It happened about 6:00 in the morning on August 2, 1992: my grandmother died.
I remember her hands most of all. I had spent so much time growing up looking at those hands. Holding those hands, massaging them with lotion. The thick knuckles, and the rings that could no longer be removed because the knuckles had gotten so big. Hands that had spent years scrubbing and cleaning, washing, and ironing, kneading and mending. Hands that were calloused – chafed and dry from being in and out of the water. Nails that were shorter than they should have been. She had tried glue-on nails a few times, but they always surrendered to the work, and eventually she just gave up on them. Hands that crocheted, hands that comforted, and hands that used to pat me gently on the back when we hugged. My Grandmother’s hands.
They were once strong hands – hands of substance and character. But so different now. Now they were frail – fragile even - but she didn’t care anymore. It just wasn’t important to her anymore. But it mattered to me. I thought that if I could just massage those hands with lotion that would be enough – somehow that would be enough to stop what was happening – to arrest her disease – to keep her here and with me. And then I wouldn’t have to say goodbye.
I had asked her during one of her moments of consciousness if she knew what was happening, and she nodded yes. Then I asked her if she was afraid. And she shook her head “no.” That was the last time we ever communicated.
So I sang for her. She used to ask me to sing for her so I quietly sang her favorite song, the Tennessee Waltz, while I massaged her hands. I don’t know how I was able to sing – there was so much emotion welling up within me – and yet, the song came soft and sweet, gentle and assured. She didn’t respond, but I knew that she heard me.
Empty with exhaustion from four months of keeping vigil, I mindlessly left her bedside and let someone else take over for a while. I shuffled to the front porch where I collapsed on a bed of blankets I had made on the floor. They woke me just in time. Surrounded by her family, in the comfort of a makeshift hospital bed set up in her dining room, my grandmother breathed her last as I stood there, massaging her feet as she slipped through the veil. Those hands that had been caregivers for so long, lay still at last.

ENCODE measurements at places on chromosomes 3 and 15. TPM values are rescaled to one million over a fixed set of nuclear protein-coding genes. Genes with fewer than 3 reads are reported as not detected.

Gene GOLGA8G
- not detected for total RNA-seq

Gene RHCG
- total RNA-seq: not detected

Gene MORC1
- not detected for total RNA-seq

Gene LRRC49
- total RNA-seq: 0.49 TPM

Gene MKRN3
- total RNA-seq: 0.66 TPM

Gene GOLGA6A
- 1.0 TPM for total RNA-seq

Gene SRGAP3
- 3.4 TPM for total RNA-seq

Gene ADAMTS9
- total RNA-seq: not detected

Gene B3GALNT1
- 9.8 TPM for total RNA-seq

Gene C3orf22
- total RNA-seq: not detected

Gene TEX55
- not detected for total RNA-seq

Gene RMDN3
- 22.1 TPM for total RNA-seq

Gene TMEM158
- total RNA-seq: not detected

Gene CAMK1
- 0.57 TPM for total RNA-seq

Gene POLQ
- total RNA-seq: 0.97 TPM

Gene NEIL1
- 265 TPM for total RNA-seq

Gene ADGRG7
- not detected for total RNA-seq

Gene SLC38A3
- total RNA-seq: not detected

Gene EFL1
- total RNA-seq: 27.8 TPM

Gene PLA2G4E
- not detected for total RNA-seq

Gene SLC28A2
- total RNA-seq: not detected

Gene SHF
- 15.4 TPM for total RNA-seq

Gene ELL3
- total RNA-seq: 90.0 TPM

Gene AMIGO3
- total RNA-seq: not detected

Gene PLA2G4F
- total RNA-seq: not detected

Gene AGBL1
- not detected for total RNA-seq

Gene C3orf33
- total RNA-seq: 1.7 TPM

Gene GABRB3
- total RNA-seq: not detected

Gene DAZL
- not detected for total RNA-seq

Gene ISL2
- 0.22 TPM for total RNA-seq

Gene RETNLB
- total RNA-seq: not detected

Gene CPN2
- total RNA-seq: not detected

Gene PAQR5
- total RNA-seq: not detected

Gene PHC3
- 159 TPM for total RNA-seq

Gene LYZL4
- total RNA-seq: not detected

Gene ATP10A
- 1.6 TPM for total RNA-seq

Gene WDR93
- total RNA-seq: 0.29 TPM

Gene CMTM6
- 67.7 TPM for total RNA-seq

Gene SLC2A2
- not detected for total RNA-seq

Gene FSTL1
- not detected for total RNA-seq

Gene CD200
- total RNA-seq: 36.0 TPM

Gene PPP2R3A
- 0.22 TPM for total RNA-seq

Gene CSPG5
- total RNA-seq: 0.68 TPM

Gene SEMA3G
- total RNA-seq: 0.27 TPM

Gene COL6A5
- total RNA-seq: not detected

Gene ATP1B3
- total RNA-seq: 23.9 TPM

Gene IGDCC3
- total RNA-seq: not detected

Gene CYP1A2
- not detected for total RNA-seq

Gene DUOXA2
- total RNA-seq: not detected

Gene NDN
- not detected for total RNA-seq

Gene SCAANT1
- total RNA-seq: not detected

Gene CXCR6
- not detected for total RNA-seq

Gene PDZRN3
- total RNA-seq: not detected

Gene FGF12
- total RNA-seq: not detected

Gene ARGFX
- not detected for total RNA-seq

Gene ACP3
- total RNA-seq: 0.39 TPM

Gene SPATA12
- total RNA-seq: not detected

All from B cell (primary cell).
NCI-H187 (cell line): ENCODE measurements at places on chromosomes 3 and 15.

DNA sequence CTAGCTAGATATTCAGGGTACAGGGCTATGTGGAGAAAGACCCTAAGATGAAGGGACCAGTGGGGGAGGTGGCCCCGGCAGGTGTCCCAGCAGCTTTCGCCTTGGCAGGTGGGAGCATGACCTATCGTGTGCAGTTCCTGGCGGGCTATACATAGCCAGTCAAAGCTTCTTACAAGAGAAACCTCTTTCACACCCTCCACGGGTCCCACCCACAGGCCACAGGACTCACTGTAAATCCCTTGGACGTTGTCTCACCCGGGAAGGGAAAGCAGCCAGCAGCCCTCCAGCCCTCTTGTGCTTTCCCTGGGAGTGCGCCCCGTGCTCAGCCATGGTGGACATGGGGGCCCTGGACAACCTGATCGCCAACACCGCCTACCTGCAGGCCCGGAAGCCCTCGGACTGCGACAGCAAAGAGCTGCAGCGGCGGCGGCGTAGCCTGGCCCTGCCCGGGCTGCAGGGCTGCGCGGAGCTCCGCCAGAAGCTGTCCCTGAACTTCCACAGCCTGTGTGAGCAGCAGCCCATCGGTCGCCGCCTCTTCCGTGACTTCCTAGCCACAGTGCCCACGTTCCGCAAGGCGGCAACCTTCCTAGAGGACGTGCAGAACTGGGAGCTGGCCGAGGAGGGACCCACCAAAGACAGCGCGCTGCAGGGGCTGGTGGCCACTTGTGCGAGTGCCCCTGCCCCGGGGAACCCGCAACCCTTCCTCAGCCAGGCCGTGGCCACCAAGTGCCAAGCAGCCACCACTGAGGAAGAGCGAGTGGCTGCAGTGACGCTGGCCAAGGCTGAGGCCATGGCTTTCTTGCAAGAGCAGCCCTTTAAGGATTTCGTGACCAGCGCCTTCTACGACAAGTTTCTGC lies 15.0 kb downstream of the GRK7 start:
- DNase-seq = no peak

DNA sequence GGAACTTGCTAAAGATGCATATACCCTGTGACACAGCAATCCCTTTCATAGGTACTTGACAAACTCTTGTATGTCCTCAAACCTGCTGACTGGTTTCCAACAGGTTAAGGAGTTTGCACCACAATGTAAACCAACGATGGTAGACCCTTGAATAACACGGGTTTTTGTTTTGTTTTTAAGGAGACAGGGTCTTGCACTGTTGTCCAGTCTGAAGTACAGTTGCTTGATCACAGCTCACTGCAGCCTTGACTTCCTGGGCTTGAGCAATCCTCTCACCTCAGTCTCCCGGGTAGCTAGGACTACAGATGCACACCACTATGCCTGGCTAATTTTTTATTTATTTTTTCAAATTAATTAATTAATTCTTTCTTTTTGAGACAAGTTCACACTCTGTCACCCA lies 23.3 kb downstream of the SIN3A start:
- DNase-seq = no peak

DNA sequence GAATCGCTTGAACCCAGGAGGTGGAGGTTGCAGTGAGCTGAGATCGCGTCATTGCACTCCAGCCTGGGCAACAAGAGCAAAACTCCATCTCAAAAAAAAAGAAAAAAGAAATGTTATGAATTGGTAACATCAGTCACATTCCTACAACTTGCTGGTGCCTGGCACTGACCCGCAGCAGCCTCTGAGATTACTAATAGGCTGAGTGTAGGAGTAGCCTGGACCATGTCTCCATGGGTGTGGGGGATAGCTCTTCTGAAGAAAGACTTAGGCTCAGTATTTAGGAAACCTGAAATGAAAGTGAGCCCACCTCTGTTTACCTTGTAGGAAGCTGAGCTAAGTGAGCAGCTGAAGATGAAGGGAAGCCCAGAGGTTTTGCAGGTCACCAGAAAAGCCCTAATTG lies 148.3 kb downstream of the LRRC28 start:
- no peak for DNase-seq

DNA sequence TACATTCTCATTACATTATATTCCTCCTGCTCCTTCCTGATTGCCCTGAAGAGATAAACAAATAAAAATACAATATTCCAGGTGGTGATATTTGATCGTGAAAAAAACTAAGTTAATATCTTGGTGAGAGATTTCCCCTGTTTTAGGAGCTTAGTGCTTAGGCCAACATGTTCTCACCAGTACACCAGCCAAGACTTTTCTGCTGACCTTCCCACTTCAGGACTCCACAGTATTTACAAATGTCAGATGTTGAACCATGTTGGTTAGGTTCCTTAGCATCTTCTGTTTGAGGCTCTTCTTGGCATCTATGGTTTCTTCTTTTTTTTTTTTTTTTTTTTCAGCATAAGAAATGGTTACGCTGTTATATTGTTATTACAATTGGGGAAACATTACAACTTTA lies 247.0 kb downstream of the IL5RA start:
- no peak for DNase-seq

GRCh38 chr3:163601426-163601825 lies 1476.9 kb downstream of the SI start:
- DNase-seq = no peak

Like my grandmother, I have always been a caregiver. As a child, in college, and even as an attorney. It is part of my DNA, part of what makes me, me. I care about what others are going through and I do my best to listen and to help.
But the thing that most people never understand about caregivers is the incredible toll it takes on you. Being a caregiver is extremely costly, but we hide it well. That’s not to say that you ever resent or regret being a caregiver, because that is simply how God has fashioned you. But to be a caregiver is to gift a part of yourself away every single day. To feed the feeble who can’t raise a spoon to their mouths, to breathe with them to encourage them to breathe, to hold the hands of the dying, to weep with those who weep and comfort those who mourn, all the while doing your best to be a calm, steady presence, a life raft that they can hold on to in a tempestuous sea of uncertainty.
I’ve been thinking a lot about caregivers lately. And on this Labor Day weekend, when we celebrate the achievements of our working men and women, there are two groups that I think deserve recognition more than any other this year: our caregivers and healthcare workers.
Our caregivers and healthcare workers have been through absolute hell for the last year-and-a-half. The first wave of Covid hit. Then the second wave. Now the third wave. We have gone from a pandemic that largely affected the elderly and those in care homes to a pandemic largely of the unvaccinated of all ages, often with more severe symptoms and worse outcomes.
Day after day our caregivers and healthcare workers have been on the front lines fighting this battle, caring for the sick and dying in staggering numbers, gifting parts of themselves every single day. We have all seen the newscasts and read the stories about our healthcare workers who are struggling just to get up in the morning, facing yet another day of death and despair: an unending, relentless parade of grief, making them feel inadequate and convincing them that they are failing miserably.
I have heard some try to comfort them by repeating the platitude many of us have been raised with: “God never gives you more than you can carry.”
But speaking as a caregiver and a priest, I am here today to tell you that, not only is this bad theology, this is absolute and utter rubbish as any caregiver can tell you.
First of all, God did not send this pandemic upon the world to test the world or punish the world. Second, God is not sending our caregivers and healthcare workers an endless stream of the sick and dying to test them or punish them. That is not what a loving God does and our God is a loving God.